Google+ Will Now Shut Down in April 2019 Following a Second Data Leak

The failed social network has become a bucket of acid eating through its container.

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Back in October, Google disclosed a major data leak it suffered from poor maintenance of its failed social network, Google+. It impacted millions of users by exposing personal data to whoever wanted it for as long as three years. The leak was finally contained in March but wasn’t disclosed until a couple of months ago when the company said Google+ would shut down for good in August 2019 as a result.

But now, there’s another problem. According to Google, a second user data leak has occurred, this time between November 7th and November 13th. While this certainly wasn’t as long as three years, it was enough time to expose as many as 52.5 million users’ personal data to developers. Because of this, Google has announced it plans to shut down Google+ earlier than anticipated along with the platform’s developer APIs.

“With the discovery of this new bug, we have decided to expedite the shut-down of all Google+ APIs; this will occur within the next 90 days,” said David Thacker, VP of product management at G Suite. “In addition, we have also decided to accelerate the sunsetting of consumer Google+ from August 2019 to April 2019. While we recognize there are implications for developers, we want to ensure the protection of our users.”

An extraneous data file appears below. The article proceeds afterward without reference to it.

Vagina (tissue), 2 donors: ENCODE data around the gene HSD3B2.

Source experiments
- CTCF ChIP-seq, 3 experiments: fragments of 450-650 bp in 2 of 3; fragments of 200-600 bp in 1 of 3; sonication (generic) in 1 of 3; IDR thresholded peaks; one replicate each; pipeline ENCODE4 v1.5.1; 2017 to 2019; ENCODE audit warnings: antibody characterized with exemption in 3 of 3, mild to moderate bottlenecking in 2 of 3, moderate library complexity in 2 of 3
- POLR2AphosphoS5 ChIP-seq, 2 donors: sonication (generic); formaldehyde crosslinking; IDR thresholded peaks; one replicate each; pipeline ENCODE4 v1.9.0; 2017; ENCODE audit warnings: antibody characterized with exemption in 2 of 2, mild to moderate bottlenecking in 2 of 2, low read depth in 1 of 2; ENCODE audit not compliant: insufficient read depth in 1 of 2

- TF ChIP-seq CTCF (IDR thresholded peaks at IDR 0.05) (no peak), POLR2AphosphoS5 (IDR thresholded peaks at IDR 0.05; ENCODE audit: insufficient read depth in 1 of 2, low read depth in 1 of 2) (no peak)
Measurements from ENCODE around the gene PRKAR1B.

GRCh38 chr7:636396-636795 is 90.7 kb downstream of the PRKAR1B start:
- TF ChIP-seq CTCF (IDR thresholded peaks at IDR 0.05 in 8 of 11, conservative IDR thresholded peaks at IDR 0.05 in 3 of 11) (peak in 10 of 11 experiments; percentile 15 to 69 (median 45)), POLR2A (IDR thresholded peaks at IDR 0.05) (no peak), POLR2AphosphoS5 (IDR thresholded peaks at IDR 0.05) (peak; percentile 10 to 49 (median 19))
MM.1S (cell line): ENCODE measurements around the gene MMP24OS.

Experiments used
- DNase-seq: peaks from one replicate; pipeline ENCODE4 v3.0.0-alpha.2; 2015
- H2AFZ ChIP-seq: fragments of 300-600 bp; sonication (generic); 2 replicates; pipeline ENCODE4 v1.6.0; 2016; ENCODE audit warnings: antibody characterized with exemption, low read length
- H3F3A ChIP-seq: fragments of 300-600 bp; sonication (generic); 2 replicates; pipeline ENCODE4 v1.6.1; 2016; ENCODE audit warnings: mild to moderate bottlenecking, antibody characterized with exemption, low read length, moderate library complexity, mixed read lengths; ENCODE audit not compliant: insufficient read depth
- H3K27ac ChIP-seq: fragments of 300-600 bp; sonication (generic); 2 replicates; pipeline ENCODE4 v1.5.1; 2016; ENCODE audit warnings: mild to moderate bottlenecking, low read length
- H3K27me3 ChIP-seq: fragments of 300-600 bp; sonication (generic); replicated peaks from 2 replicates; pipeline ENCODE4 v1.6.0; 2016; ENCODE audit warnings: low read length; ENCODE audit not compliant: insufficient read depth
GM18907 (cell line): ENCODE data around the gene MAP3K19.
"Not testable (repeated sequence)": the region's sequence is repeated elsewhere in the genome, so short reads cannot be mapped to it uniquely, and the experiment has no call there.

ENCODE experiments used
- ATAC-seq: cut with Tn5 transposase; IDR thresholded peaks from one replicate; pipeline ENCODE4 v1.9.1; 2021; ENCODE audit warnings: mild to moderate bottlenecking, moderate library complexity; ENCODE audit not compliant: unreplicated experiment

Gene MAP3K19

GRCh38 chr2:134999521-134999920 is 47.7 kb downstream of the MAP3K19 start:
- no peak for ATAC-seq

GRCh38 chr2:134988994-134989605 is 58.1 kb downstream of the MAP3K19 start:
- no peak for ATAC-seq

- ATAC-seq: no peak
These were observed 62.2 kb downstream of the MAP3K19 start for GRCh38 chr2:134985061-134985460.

The company says it doesn’t have any evidence that developers tampered with users’ data in any way during the six-day period, but it wanted to disclose the leak nonetheless as a sign of transparency. Considering it took Google seven months to disclose the first leak, its change of heart doesn’t come as a surprise this time around.

To help users transition away from Google+, Google says it’ll help to safely download and migrate your data before the service is shut down in April. “We want to give users ample opportunity to transition off of consumer Google+, and over the coming months, we will continue to provide users with additional information, including ways they can safely and securely download and migrate their data.”

If the first leak wasn’t already the final nail in Google+’s coffin, this second bug certainly is. At this point, the social network is a bucket of acid slowly eating through its container until everything leaks out and everyone blames Google for not handling things properly. Shutting down the service is the best possible move for the company, and it’s good to see them make it earlier than originally anticipated.

We’ll let you know if anything else surfaces regarding the shutdown of Google+.

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